Sketch Of A Little Spanish Man (in Words)

The Small Spaniard (A Waiter Without A Table)

 At five o’clock in Lorca’s amber afternoon, he would stroll past the cathedral. He never thought to go inside and light a candle, though the heavy wooden door was always ajar and it would only take a minute. He chose instead to sit in the park, on a bench, his hands resting on his walking stick and pigeons at his feet. He wondered if the prayers muttered from this bench in a Moorish park traveled as well as one borne on a candle’s flame. He wasn’t sure, but he doubted his prayer mattered much regardless from where it was launched. There seemed to be no God very interested in him.

He always carried bread ripped from the end of the roll in his tattered suit pocket where it mixed with dust and lint. The pigeons didn’t seem to mind. He imagined the pigeons liked him, though he knew full well they liked anyone with bread in their pockets. Like women, he thought, only less dishonest.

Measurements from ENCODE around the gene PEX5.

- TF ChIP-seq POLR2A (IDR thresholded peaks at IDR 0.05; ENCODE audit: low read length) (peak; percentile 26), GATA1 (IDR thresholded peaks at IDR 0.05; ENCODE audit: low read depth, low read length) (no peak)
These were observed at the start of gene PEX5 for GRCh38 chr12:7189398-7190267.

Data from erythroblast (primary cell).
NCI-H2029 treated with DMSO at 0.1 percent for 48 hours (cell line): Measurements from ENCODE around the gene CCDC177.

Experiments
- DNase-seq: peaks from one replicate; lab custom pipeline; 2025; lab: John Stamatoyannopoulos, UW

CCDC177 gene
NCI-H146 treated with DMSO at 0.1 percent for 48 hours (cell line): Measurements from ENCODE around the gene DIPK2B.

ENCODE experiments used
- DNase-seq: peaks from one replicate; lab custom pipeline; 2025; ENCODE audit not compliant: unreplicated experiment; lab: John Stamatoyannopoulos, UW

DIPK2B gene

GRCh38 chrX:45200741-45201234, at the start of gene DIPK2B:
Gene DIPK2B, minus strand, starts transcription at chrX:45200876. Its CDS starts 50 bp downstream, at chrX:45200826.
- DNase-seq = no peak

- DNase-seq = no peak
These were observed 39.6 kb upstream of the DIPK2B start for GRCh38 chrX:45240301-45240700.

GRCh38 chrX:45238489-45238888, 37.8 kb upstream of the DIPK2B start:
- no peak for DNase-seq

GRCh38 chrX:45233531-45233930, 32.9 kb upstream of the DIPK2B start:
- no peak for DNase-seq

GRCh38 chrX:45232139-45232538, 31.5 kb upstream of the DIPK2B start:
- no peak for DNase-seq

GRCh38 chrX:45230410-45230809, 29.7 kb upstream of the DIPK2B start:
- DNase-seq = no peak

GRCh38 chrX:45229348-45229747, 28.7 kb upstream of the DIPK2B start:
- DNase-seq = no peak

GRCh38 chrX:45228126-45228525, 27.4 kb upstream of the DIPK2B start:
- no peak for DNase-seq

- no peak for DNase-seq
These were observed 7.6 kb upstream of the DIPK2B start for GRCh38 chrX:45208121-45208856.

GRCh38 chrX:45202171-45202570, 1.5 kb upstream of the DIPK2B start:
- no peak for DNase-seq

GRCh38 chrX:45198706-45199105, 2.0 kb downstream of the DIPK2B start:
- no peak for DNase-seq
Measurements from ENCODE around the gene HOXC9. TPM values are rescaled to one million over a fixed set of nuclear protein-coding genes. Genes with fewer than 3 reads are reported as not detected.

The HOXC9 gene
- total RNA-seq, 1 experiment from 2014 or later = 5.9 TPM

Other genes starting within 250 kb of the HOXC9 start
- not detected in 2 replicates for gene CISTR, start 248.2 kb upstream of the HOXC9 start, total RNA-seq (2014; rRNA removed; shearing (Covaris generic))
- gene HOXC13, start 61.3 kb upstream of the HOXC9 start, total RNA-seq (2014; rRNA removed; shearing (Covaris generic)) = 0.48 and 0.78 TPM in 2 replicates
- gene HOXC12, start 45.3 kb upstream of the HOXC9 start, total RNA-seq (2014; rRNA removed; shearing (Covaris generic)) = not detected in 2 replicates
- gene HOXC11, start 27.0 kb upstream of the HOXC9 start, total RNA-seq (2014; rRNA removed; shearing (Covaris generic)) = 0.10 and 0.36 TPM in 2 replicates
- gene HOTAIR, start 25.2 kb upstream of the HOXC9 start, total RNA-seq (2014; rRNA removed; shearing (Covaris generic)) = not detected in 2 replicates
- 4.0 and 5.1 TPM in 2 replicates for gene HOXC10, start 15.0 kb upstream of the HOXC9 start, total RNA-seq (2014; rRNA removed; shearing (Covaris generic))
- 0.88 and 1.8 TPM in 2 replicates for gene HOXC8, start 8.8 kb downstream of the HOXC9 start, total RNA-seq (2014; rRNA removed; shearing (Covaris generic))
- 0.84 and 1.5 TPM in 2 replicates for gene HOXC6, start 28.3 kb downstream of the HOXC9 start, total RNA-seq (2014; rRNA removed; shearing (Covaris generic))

He had been married once but his wife took lovers behind his back, and when he finally noticed, she had already gone to America without him. She had left a note on the dresser that he now kept folded under his pillow. It still smelled of her perfume. It was all he needed from her anymore, the memory. Nothing else. It had been 20 years and still her aroma lingered, only now growing faint and musty.

      Tomorrow, he thought, I will light a candle at the cathedral. And I will hold this old wife’s note over the blue and yellow plume until it is only ashes.

 

Finally, an answered prayer.

 

 

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